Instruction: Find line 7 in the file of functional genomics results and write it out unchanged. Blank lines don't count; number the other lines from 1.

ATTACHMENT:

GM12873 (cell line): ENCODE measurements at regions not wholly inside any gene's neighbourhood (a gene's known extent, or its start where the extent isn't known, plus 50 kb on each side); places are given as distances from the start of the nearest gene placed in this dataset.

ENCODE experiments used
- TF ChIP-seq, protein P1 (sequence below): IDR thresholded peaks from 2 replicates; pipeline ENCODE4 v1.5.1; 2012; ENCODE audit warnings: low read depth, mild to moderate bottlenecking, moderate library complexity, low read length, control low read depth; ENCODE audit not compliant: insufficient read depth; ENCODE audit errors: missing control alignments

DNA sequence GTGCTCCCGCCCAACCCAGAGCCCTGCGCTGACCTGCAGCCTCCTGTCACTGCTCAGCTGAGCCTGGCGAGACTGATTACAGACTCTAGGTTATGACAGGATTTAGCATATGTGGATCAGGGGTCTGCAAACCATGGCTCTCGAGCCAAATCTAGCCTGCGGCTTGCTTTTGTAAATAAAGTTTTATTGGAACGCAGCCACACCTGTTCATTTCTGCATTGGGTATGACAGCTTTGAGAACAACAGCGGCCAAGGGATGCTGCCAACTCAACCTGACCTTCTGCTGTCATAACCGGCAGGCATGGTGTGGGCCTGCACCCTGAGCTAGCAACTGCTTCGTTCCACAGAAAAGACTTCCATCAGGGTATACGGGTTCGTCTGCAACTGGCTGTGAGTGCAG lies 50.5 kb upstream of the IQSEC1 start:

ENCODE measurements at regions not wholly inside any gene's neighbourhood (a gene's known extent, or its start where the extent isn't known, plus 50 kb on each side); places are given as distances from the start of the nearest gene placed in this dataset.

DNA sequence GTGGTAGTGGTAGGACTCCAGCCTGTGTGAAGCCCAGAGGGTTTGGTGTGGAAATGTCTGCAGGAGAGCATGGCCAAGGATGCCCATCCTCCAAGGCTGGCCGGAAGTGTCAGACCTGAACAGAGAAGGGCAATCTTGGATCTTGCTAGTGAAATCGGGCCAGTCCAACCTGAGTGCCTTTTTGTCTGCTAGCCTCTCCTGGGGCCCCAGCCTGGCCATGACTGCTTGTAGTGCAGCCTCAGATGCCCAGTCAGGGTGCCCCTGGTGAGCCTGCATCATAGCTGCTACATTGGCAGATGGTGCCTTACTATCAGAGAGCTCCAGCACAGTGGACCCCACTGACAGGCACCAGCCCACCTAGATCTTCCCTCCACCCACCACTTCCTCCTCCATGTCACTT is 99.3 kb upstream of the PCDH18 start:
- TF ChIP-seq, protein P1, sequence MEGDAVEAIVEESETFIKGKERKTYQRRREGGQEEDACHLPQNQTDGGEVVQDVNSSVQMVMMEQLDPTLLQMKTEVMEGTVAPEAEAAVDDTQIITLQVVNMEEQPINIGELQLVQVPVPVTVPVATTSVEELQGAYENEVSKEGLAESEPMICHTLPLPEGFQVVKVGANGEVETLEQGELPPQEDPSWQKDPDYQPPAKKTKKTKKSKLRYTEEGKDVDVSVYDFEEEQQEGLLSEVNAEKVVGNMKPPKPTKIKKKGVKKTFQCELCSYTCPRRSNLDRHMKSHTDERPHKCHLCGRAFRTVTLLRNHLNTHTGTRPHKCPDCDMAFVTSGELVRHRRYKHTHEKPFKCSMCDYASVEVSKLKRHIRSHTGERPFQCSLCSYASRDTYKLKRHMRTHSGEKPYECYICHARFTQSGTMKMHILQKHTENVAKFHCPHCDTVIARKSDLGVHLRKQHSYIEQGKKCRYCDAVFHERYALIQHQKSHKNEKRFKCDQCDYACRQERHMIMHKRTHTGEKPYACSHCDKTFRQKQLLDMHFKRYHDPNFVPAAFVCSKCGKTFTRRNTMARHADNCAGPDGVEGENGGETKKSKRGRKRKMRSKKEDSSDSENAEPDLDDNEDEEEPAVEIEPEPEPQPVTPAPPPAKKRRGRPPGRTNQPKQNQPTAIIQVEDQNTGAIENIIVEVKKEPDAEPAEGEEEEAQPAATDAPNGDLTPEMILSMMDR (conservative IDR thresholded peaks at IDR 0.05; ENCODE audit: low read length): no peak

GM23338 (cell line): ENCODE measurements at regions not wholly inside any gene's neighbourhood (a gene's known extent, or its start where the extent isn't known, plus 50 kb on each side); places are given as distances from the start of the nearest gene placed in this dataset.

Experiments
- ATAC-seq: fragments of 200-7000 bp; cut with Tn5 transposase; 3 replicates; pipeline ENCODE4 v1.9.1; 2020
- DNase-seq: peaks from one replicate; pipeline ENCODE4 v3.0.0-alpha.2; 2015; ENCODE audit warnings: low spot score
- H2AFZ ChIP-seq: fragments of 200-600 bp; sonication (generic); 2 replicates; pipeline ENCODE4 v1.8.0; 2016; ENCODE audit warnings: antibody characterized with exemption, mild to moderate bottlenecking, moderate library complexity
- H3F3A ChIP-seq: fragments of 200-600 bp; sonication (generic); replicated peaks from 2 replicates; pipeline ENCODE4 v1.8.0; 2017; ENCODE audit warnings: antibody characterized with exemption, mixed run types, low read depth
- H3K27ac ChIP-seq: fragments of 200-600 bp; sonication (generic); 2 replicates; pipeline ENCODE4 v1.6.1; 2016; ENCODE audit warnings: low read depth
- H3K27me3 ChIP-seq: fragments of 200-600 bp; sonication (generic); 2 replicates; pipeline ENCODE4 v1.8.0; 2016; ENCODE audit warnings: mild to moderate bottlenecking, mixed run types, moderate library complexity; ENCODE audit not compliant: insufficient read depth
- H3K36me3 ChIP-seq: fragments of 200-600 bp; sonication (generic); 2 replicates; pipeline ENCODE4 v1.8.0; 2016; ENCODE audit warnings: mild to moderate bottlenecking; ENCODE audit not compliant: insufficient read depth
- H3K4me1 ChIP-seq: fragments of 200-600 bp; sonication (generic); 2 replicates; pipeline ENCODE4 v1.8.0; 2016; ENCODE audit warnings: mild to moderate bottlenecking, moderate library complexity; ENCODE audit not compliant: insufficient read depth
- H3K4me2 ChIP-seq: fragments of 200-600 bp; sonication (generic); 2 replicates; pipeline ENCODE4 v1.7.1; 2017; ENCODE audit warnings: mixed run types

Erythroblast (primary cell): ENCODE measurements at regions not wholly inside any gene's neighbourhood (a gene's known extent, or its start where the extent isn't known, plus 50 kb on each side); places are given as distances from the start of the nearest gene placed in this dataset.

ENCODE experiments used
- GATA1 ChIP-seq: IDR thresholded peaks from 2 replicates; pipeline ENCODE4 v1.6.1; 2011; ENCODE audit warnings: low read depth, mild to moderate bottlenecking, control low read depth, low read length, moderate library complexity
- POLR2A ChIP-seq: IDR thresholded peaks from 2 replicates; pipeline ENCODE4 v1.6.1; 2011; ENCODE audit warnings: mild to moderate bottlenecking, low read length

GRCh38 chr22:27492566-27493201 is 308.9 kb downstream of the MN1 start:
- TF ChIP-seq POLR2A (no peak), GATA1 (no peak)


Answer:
- TF ChIP-seq, protein P1, sequence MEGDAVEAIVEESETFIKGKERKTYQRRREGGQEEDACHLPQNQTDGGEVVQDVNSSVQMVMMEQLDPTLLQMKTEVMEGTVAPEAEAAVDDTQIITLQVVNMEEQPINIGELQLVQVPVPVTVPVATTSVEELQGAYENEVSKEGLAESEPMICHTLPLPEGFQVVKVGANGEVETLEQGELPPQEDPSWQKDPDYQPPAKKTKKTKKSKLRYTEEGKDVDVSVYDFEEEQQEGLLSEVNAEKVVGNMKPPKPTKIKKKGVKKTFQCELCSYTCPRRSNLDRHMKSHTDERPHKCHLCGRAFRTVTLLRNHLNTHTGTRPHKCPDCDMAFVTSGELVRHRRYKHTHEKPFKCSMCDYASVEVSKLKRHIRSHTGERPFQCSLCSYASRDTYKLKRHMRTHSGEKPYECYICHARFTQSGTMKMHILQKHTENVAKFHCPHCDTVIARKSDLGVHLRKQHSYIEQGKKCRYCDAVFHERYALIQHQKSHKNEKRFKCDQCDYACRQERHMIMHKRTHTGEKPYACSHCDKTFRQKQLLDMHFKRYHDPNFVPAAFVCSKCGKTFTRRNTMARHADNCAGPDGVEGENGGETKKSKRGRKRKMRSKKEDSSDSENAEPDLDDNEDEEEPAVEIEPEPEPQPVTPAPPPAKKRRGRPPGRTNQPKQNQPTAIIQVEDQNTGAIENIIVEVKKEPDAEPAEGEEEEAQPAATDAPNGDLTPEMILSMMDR (conservative IDR thresholded peaks at IDR 0.05; ENCODE audit: low read length): no peak